Curse of the Werewolf



Gallery 1


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New Works



(from: Curse of the Werewolf - 1990)

Manufacturer: House of Hammer

Sculptor: Mike Hill

Material: Cold Cast Porcelain Resin

Scale: 1/6


Curse of the Werewolf has always been one of my favorite werewolf movies. Oliver Reed does an outstanding job as the tortured soul afflicted with Lycanthropy and the make up design is one of the classiest renditions ever.


Mike Hill’s sculpt is up to his usual superior standards. He has an uncanny knack for nailing a likeness dead on and his physical positioning catches the character in mid-motion giving it a great feeling of action. You can count on any piece by Mike to be exceptional.


This model was my first encounter with building a cold cast porcelain kit. It didn’t really present any major difficulties or difference from any other resin kit. The big thing that jumped out was when I was drilling holes for pinning or sanding it, it smelled different than what I was used to. But because the kit is porcelain, the casting is perfect. There were no seams, pinholes or air bubbles. Assembly was a breeze and when completed, the figure stands just over 12” tall.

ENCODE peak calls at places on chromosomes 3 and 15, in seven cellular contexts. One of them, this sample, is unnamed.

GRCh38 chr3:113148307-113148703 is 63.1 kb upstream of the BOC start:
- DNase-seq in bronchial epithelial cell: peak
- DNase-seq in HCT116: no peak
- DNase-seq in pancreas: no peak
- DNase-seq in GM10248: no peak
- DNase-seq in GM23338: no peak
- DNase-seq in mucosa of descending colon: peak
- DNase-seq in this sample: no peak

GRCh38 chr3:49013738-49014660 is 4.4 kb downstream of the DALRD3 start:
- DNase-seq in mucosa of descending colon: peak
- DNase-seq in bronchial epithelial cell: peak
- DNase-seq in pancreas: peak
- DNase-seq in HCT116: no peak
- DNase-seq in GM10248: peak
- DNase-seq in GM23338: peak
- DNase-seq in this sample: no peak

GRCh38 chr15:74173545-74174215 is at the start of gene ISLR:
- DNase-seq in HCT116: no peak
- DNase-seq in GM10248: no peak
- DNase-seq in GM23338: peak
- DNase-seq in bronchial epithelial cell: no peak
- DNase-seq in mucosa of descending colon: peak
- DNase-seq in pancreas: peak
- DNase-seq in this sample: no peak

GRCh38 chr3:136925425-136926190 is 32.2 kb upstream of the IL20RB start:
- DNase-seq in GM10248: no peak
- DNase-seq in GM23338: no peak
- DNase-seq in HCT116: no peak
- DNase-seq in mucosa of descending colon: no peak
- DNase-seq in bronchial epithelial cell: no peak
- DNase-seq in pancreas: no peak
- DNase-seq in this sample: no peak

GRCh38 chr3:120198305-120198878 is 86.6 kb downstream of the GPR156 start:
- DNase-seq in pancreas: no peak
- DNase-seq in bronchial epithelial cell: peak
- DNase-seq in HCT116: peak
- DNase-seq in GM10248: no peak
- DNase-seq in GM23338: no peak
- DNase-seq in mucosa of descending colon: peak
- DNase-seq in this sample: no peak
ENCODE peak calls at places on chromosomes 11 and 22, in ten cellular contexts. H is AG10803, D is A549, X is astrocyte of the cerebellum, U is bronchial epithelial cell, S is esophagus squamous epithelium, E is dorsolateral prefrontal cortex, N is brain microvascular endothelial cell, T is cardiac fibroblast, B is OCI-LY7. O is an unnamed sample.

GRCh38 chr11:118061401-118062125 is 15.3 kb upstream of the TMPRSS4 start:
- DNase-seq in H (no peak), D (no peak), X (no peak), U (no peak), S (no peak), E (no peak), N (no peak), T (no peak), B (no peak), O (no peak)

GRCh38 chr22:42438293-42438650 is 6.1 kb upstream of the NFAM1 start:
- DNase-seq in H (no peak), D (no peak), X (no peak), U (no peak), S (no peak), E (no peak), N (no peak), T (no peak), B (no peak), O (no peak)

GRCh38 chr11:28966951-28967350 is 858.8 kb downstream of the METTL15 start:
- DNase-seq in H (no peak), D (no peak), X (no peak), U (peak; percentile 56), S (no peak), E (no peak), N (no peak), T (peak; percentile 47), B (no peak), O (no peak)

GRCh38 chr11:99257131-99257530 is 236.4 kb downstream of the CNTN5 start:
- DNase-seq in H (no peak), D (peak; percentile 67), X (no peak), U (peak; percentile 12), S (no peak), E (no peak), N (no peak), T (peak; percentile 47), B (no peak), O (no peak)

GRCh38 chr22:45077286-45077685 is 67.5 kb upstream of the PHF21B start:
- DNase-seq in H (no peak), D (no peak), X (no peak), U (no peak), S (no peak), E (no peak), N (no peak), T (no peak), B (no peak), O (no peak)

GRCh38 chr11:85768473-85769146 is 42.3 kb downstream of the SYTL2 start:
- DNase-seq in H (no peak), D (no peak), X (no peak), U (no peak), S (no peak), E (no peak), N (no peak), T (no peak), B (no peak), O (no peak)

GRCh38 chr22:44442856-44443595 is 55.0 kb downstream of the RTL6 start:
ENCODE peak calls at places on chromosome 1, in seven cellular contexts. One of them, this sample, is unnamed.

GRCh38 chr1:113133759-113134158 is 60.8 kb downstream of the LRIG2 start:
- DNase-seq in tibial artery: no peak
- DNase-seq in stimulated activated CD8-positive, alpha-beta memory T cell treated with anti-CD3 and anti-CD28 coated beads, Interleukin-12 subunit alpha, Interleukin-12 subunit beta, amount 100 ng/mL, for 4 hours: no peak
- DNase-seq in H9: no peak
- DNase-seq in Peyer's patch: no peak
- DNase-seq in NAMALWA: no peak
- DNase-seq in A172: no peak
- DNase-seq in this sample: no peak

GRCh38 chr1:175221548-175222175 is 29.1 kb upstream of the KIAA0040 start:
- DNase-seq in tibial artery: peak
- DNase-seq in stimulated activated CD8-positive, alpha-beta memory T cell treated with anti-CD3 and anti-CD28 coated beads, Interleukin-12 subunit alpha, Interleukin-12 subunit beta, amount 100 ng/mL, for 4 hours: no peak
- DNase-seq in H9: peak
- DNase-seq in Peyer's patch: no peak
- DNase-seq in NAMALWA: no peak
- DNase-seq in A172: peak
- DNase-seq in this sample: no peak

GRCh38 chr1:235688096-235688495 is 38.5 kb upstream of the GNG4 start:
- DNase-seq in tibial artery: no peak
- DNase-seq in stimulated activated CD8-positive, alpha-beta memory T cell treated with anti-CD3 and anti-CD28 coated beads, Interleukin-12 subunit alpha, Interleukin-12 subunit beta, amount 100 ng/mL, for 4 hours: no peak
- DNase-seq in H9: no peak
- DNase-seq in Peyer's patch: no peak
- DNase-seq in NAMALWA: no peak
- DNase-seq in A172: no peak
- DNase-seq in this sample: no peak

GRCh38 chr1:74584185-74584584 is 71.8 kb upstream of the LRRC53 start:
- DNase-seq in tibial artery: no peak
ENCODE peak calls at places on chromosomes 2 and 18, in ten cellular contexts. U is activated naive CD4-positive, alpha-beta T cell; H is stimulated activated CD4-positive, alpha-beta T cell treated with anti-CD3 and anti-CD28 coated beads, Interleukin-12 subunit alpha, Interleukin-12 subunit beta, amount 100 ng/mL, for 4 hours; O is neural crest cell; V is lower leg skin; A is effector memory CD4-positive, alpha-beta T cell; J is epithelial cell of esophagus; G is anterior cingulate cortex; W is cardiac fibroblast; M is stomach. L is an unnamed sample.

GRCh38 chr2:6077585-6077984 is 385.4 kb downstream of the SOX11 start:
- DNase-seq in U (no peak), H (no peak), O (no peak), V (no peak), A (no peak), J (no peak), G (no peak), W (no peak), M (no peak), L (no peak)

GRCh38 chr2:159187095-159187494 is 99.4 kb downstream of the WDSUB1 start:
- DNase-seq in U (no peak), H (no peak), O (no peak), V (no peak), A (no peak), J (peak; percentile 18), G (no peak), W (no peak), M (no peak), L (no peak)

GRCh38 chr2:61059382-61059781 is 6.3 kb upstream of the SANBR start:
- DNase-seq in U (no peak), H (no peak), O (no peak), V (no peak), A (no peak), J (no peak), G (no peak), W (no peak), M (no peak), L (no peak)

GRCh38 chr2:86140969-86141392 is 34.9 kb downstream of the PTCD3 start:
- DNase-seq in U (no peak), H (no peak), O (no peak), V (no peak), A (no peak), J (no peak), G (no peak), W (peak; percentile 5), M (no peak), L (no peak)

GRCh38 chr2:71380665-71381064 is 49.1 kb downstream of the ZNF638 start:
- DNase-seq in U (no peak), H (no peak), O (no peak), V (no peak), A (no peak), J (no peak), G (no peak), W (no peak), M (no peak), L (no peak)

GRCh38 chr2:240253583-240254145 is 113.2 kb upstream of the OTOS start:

I was in a quandary as to whether I should build this straight out of the box or try to customize it with a different base. I opted, for once, to keep it simple and just build it straight up. I’m pretty happy with the result but in retrospect, my biggest dissatisfaction turned out to be the base itself. The overturned bowl of food just doesn’t look good. If I were to do the kit again I would either do a new base or remove the bowl completely.


There is plenty of painting reference on this kit floating about on the internet. The film was in color so there’s a very good guideline for your painting. I did everything pretty much as in the film. He’s painted entirely by hand in acrylics. I used multiple washes and dry brushing to achieve the textures I wanted. There was no airbrushing on this one.


This kit is not elaborate but due to the craftsmanship of Mike Hill, the model stands out on the shelf among much more involved kits. It’s just a good solid monster model that is a great addition to any collection.












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